We all know the story. The on-going and what seems never-ending debate of paper vs plastic; and more often than not, the answer is always paper. When faced with the choice, it’s important not to get lost in the greenwash. Naturally, we focus on the finished product, what we see in front of us. What most of us don’t consider is the environmental consequences of the entire lifespan, from the manufacturing process to decomposition. The environmental impacts of both may surprise you.
Major Environmental Impacts
Considering the production of paper removes trees from absorbing carbon dioxide from our planet, the manufacturing process of paper contributes to80% more greenhouse gasesand50 times more water pollutantsthan plastic. Paper not only adds waste to our world, but it also eliminates our greatest resource for reducing pollution and making our air breathable.
Both paper and plastic require petroleum to produce. However, the production of paper consumesfour times as much energyto manufacture than plastic. That’s2% of the world’s overall carbon footprints; not to mention the energy consumed during the transportation of heavy paper pallets compared to the lighter weight of plastic.
The water footprint of both paper and plastic is significant. It takes atleast twice as muchwater to produce a plastic water bottle as the amount of water contained in the bottle itself. Paper isn’t much better, requiring2-13 liters of waterto create just one piece of A4 paper.
WASTE GENERATION AND LITTER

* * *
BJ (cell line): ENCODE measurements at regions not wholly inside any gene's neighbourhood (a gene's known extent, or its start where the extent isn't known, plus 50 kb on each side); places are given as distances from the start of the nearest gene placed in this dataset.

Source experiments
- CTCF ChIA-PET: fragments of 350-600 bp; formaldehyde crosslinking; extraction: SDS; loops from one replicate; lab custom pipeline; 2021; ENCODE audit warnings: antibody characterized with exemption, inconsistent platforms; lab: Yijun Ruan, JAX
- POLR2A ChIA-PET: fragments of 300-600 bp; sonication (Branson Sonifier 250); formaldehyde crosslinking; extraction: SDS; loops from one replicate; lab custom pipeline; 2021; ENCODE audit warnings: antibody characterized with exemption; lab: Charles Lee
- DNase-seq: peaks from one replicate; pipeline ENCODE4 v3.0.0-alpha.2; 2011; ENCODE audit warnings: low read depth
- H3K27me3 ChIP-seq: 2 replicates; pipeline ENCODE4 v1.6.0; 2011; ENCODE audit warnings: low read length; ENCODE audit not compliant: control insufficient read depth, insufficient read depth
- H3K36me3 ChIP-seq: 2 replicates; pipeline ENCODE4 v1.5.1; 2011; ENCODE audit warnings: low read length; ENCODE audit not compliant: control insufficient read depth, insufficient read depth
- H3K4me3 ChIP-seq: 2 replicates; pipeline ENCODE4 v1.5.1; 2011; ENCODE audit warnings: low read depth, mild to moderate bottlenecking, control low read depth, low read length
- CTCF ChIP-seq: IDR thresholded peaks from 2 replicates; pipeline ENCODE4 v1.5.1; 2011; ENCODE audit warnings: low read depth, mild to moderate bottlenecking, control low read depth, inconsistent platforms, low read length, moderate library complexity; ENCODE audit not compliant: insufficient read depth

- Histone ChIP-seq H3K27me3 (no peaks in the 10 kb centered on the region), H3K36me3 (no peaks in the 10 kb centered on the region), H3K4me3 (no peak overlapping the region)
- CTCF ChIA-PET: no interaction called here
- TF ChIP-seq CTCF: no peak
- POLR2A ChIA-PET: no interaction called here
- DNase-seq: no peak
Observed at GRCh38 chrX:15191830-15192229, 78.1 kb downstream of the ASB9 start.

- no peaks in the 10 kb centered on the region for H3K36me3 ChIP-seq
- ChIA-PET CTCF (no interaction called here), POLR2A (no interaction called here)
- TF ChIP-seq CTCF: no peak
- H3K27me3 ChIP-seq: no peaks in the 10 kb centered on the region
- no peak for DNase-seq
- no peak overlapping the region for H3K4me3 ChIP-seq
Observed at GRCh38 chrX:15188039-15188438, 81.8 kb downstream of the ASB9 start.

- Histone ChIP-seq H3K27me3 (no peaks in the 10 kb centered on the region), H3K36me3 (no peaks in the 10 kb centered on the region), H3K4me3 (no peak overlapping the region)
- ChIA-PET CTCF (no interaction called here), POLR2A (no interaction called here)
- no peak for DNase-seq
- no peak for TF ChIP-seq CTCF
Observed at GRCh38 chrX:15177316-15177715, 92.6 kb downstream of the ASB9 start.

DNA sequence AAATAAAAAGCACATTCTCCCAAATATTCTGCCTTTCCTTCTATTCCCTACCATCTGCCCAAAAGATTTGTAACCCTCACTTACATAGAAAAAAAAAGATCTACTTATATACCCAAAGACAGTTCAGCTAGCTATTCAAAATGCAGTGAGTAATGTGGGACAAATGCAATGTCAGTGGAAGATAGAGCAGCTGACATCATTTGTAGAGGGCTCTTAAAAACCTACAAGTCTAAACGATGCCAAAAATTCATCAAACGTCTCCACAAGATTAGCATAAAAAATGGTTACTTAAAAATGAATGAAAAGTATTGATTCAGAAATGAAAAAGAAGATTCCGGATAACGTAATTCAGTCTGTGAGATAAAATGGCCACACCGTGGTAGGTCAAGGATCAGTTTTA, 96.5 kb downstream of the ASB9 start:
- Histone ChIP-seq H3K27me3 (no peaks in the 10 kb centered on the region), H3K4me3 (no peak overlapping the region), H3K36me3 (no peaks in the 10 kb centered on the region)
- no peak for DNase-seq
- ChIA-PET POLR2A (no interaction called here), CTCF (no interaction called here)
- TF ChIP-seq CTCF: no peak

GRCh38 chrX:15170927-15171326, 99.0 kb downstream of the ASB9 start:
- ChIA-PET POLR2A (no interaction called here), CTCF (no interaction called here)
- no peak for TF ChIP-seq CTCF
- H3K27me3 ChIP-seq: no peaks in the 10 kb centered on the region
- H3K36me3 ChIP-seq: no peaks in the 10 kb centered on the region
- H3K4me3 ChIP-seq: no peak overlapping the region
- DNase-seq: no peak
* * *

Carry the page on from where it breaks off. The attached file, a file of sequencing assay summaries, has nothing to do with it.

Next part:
Seeing a plastic bag fly down the street is not unusual with the Australian Government spendingin excess of $4 millionevery year removing plastic bags from our daily environments. Plastic waste can also place great danger on nature and the health of wildlife who mistake it for food. While plastic contributes to littering issues,80% less wasteis generated during the manufacturing process.
One of the biggest environmental misconceptions is that paper breaks down faster in landfill when under ideal conditions. Well, it can but landfill conditions are never and never will be ideal. Paper buried under piles of waste with no exposure to light, air or oxygen means it will break down at the same rate as plastic, that is,between 400 and 1000 years. A paper bag is heavier and more space-consuming than a plastic bag. However, as paper is recycled at a higher rate, saving space in our landfills is seen as less of an issue.
Once paper is collected, sorted by a machine, sorted by hand to pick out all non-paper items, washed, turned into sludge, purified, poured, flattened, dried, coloured/bleached, cut and packaged, it is ready to go! Sounds like a lot of big machinery, energy use and resources, right?
It takes91% less energyto recycle 0.5kg of plastic, than to recycle 0.5kg of paper. Although, it can be a procedure to do so as soft plastics are not meant for our kerbside bins in Australia; just yet. For our true environmentalists, RED Group have established a post-consumer soft plastics recycling project calledREDcycle. Simply keep aside all your soft plastics at home and dispose in over 1,850+ soft plastic bins in supermarkets Australia wide. Once collected, REDcycle transports plastics toREPLASwho transform these into recycled goods such as park benches.
Datashows that retail bans on plastic bags may be causing more harm than good! Luckily, our bubble bag are made with 100% recyclable LDPE4, with each bag containing a minimum of 99% recycled content.We need to be more conscious of the resources and materials we use and how to dispose of them. Understanding the environmental consequences of manufacturing materials will help us make informed decisions when selecting resources; and encourages us to feed materials back into the economy, ultimately reducing waste to landfill.